Differentiating himself from Mr Clinton, whose political strengths and personal weaknesses have so marked their joint tenure, was a strategy that Washington pundits had long been advising. Mr Clinton, too, seemed to endorse it. As the White House immediately divulged, the President had called his deputy from his European tour to congratulate him on a "terrific" declaration speech, saying, perhaps too optimistically, that it presented "a clear choice for Americans".

Separating himself from Mr Clinton, though, could be just as risky as standing too close. Americans may disapprove of Mr Clinton, but they also indulge him, and they credit him for a good part of America's current prosperity. So it was notable this week that Mr Gore has backed off from his tendency to write Mr Clinton out of his script and tried instead to distinguish the good from the bad, associating himself with the President on the economy and his "stand for freedom" in Kosovo.

But this more nuanced approach is not foolproof. What if the economic boom fades; what if Americans are killed in Kosovo? Mr Gore is not a lucky politician. No sooner had the White House highlighted his special relationship with the Russian mediator, Viktor Chernomyrdin, over Kosovo than Russian troops moved unilaterally into Pristina. One of his key selling points - his deciding vote in the Senate for new gun controls after the Colorado school shootings - was effectively undone on Friday when the House voted the same controls down by a massive majority.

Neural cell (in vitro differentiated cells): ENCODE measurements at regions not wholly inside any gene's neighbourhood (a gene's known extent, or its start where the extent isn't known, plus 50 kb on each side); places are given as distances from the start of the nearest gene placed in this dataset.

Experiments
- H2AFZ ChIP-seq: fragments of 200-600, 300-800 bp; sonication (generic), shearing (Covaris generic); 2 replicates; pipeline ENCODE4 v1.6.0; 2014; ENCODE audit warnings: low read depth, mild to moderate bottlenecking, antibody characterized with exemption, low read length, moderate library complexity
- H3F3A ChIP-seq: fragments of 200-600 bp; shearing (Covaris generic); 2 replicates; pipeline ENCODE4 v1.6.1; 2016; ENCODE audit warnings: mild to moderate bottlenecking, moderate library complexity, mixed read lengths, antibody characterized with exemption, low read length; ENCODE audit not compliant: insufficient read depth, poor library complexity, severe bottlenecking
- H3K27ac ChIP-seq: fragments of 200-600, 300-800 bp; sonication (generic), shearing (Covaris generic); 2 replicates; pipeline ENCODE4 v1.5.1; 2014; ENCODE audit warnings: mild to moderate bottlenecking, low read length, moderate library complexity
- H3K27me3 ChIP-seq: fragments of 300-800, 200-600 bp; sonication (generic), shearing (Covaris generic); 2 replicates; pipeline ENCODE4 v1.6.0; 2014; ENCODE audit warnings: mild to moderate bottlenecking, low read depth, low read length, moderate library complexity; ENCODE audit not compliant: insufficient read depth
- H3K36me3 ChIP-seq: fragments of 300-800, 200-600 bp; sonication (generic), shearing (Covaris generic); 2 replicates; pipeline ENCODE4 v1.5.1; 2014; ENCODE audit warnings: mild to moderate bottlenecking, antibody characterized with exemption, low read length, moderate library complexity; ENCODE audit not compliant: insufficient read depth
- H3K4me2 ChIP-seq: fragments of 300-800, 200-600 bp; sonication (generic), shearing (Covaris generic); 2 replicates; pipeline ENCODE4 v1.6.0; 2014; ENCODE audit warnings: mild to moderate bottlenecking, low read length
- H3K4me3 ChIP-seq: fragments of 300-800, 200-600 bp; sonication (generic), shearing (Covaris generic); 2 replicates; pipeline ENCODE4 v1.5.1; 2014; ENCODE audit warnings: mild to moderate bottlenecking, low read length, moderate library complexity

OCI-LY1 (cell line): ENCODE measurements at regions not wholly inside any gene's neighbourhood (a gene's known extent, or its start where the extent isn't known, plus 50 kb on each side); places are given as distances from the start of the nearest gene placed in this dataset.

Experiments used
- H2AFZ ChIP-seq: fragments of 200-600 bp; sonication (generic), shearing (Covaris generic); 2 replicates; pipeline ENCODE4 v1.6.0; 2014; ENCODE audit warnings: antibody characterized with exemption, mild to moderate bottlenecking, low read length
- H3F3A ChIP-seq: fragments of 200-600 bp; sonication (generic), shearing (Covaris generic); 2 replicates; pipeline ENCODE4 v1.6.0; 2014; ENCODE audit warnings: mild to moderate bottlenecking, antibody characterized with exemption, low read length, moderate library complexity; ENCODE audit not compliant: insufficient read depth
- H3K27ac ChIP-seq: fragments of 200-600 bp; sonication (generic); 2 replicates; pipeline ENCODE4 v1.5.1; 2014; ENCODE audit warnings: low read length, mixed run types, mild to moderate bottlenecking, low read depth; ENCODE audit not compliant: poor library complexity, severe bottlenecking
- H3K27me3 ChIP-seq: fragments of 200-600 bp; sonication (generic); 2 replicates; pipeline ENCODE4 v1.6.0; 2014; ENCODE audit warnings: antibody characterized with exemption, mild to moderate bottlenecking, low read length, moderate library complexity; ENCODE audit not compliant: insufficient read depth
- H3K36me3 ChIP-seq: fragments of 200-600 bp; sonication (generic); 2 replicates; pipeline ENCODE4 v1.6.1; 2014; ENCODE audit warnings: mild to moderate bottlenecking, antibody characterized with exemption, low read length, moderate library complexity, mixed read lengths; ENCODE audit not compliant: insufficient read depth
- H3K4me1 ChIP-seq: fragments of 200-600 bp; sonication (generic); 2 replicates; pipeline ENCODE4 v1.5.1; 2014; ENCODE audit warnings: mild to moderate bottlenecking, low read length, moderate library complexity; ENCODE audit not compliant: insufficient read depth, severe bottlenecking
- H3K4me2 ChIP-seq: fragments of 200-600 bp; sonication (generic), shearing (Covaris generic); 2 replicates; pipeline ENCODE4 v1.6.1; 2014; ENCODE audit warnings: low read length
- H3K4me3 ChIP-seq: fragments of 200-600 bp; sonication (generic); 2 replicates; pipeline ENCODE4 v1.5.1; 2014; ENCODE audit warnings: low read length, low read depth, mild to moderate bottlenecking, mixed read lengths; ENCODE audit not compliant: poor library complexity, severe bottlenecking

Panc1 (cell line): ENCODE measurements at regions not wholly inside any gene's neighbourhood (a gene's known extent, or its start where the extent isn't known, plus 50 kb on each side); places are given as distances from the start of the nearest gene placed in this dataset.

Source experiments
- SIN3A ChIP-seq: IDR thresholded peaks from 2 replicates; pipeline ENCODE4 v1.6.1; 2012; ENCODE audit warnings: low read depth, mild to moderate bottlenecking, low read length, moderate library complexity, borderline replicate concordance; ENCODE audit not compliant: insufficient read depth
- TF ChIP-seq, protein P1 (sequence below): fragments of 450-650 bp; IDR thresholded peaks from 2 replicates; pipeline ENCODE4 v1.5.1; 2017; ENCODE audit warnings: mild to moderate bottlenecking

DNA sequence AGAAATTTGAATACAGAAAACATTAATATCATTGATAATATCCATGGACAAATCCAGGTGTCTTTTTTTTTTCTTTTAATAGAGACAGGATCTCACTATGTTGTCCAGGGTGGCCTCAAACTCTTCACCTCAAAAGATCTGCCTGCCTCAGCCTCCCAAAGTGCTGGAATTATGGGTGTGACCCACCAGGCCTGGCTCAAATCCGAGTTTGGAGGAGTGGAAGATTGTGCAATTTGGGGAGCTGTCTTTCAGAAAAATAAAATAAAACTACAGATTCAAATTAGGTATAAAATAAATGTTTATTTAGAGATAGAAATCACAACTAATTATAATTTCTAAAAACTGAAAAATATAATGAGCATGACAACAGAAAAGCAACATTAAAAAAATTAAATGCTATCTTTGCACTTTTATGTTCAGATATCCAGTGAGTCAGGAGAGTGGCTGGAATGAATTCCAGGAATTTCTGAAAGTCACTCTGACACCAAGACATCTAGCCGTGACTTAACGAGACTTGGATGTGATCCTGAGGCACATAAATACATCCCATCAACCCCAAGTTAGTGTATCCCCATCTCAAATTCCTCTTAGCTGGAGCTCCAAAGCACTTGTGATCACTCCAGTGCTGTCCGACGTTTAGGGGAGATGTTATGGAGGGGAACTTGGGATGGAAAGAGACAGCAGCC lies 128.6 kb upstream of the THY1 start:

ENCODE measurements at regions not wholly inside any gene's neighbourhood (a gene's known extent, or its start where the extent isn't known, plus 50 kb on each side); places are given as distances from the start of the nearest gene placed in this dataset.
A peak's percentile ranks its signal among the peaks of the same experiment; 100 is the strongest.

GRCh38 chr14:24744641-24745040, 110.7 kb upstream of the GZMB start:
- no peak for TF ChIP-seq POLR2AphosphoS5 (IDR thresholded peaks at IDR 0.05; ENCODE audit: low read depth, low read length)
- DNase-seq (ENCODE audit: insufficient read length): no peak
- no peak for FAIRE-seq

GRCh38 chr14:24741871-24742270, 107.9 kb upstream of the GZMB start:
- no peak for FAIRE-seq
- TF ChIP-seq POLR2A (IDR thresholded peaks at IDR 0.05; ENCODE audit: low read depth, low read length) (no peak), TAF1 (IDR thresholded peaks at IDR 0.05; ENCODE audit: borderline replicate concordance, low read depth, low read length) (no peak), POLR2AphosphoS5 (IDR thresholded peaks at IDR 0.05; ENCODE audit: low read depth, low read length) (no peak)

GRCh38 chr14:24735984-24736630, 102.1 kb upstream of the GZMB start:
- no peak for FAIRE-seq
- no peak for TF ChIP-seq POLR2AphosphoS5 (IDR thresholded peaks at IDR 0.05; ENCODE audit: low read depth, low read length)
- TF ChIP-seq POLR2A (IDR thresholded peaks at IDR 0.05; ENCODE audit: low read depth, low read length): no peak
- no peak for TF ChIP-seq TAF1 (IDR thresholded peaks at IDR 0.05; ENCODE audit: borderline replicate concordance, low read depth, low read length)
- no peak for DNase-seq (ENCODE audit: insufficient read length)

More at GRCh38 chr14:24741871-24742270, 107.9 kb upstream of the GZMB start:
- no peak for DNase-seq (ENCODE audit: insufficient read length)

In all, Mr Gore might be better advised to concentrate on differentiating himself from Mr Bush and leave the voters to judge his relationship with Mr Clinton: in much, it mirrors theirs. If he makes the contest one of character rather than policies, his biggest advantages - the policy successes of the past six years - are lost.



GORE (left): Important as prosperity is, there is more ... There is a hunger and thirst for goodness among us ... for the issue is not only our standard of living, but our standards in life.

BUSH: America will be prosperous and strong if we do the right things. But prosperity alone is simple materialism. Prosperity must have a greater purpose. The purpose of prosperity is to leave no one out.


GORE: It is our lives we must master if we are to have the moral authority to guide our children ... All people taking responsibility for themselves and for each other.

BUSH (right): My first goal is to usher in the responsibility era ... Each of us must understand we are responsible for the choices we make.


GORE: We can create a true politics of community by working more closely with faith-based organisations to heal the afflicted, feed the hungry and house the homeless.

BUSH: Government can spend money, but it can't put hope in our hearts or a sense of purpose in our lives. This is done by churches and synagogues and mosques and charities that warm the cold of life.